The lagoon island, Burano, has always been identified with the art of lace making. "A tradition of the highest artistic craftsmanship for which," stresses Mayor Luigi Brugnaro, "the request for Unesco recognition as Intangible Cultural Heritage of Humanity is in the pipeline. A recognition destined to revalue and enhance this refined production, which identifies its origins precisely in Venice."
From June 14, at the Lace Museum, opened in 1981 in the historic palazzetto of the Podestà of Torcello, in Piazza Galuppi in Burano, two concomitant initiatives, united under the name of "The Thread of the Heart" turn the spotlight on this ancient tradition, bringing it back to the present day.
It should be remembered that the Lace Museum occupies what, from 1872 to 1970, was the headquarters of the famous Burano lace school founded by Countess Adriana Marcello. In an evocative setting, which also brings the polychromy typical of the island inside the Museum, rare and precious specimens are displayed, offering a complete overview of the historical and artistic vicissitudes of Venetian and lagoon lace from its origin to the present day.
An application for UNESCO recognition as an Intangible Cultural Heritage of Humanity is in the pipeline.
"The Thread of the Heart" identifies a now unmissable event that begins on the very day when we remember the passing of the 100-year-old Master Lacemaker Emma Vidal. It is the tenth edition of the National Competition " Un Merletto per Venezia" (A Lace for Venice), which offers the best of what Italy still manages to create only with the skill of hands in weaving threads. The initiative, organized and promoted with collaboration with the Andriana Marcello Foundation, opens an interesting chapter especially because it is intended for the enhancement of this particular creative type today more than ever aimed at the contemporary both as a language and as an object of art and not only of use.
In fact, the Competition, which has been accredited for years, is a point of reference for Italian lace producers and above all represents an important opportunity to compare and find connections with other traditions. "More and more the need is emerging to clear lace towards a creation untied to use but aimed at expressiveness as an end in itself. The works in the competition will be exhibited as always in the Museum and will be a translation of the theme "E lucean le stelle," which will see applications in both ancient and modern styles for both needle and bobbin lace," says Chiara Squarcina, Area Director of Museum Activities.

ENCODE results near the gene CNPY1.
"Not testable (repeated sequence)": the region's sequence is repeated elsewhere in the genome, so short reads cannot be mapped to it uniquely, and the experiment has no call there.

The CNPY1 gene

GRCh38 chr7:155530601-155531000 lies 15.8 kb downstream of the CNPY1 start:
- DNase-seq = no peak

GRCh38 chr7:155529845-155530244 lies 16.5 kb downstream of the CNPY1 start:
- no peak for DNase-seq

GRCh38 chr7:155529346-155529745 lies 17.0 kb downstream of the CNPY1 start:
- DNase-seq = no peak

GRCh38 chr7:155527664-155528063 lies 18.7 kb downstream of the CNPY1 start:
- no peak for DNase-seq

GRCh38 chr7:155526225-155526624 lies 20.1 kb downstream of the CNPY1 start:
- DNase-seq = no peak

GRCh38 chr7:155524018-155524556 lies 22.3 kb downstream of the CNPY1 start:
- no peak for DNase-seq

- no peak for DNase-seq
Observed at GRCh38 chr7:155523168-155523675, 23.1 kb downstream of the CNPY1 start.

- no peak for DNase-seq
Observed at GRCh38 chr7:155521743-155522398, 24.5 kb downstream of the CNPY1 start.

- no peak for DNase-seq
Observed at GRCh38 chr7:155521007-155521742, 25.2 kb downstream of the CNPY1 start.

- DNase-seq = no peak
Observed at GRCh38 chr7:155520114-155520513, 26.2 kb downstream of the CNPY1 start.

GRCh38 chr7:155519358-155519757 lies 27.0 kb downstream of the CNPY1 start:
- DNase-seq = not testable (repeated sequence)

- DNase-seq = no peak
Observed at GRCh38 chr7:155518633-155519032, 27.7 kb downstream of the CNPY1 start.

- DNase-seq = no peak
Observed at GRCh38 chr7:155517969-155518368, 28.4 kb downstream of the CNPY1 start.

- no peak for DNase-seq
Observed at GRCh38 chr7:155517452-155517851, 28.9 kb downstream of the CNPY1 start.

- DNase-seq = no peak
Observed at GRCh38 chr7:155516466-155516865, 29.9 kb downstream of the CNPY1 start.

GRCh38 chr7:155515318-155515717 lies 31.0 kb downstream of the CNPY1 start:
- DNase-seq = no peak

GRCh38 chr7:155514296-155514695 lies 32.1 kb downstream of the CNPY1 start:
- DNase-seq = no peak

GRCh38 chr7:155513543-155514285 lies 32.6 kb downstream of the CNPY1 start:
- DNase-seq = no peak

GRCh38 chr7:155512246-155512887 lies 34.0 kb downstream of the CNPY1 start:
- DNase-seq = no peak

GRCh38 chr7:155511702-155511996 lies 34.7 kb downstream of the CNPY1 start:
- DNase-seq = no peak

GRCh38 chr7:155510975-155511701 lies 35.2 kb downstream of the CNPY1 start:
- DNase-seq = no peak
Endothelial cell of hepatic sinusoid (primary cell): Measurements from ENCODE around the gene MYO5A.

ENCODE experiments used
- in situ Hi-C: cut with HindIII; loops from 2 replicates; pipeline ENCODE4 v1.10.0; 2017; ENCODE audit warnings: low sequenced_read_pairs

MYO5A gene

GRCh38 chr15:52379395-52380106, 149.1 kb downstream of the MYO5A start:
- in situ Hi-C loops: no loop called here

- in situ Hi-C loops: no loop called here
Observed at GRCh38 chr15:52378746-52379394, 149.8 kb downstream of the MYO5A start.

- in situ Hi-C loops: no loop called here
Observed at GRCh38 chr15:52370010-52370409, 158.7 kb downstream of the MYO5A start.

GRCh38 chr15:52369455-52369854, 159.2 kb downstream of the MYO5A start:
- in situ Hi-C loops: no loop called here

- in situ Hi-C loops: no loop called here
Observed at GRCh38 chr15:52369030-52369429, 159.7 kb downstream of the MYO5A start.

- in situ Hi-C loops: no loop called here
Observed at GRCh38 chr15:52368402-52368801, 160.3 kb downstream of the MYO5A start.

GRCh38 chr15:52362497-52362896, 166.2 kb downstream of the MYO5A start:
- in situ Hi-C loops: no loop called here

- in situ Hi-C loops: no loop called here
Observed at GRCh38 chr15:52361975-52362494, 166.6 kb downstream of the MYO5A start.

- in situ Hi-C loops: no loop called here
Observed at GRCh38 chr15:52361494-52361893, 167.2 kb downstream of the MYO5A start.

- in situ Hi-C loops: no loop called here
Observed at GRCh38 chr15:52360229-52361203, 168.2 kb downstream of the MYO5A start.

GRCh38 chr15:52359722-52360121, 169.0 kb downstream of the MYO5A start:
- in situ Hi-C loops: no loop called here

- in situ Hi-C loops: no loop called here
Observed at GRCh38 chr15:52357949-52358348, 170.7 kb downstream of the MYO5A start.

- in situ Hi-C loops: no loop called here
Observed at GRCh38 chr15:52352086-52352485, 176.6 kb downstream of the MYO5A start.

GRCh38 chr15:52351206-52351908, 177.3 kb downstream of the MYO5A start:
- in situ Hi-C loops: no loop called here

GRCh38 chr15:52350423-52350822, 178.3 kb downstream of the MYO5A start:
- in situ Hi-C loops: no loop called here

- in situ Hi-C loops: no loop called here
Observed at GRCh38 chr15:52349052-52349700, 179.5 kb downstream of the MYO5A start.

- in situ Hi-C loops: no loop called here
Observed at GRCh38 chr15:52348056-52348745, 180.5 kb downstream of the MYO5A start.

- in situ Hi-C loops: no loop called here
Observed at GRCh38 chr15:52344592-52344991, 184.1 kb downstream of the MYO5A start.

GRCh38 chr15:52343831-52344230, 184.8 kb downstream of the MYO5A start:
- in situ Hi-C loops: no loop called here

The exhibition of competition entries will also be accompanied by an exhibition of antique lace, which will provide an opportunity to showcase some ancient artifacts and also some specimens created just by the Burano Lace School.
From April to September, once a month, on a Friday, the Museum of Palazzo Mocenigo will host " Fridays of Lace "
From Burano, to the historic center of Venice. From April to September, once a month, on Friday day, the Museum of Palazzo Mocenigo will welcome "The Fridays of Lace ". On this occasion, master lace makers from Burano and those from Pellestrina will take turns to give demonstrations of both needle and bobbin lace making.
"The Fondazione Musei Civici di Venezia," emphasizes its President Mariacristina Gribaudi, "has always paid great attention to the so-called Minor Arts, proposing moments of exhibition and in-depth study of international caliber. Today more than ever there is a particular interest in Italian lace, which in this period is the subject of international recognition as an intangible asset by UNESCO."
24 ottobre 2023
Announced its return as "title partner" of the 37th America's Cup, which will officially open in Barcelona on Aug. 29, 2024
19 ottobre 2023
From the Rome International Film Festival to the International Festival to the Film Festival. It's blowing out eighteen candles one of the most beloved kermesses dedicated to the seventh art
12 ottobre 2023
Luca Signorelli died in 1523 in his native Cortona, the Etruscan town that was the center from which his art irradiated, spreading throughout central Italy and as far as Rome, where the commissioning parties were two popes, Sixtus V and Julius II, and where, among other things, he worked on the wall frescoes of the Sistine Chapel, alongside Botticelli, Ghirlandaio, Perugino, and Pinturicchio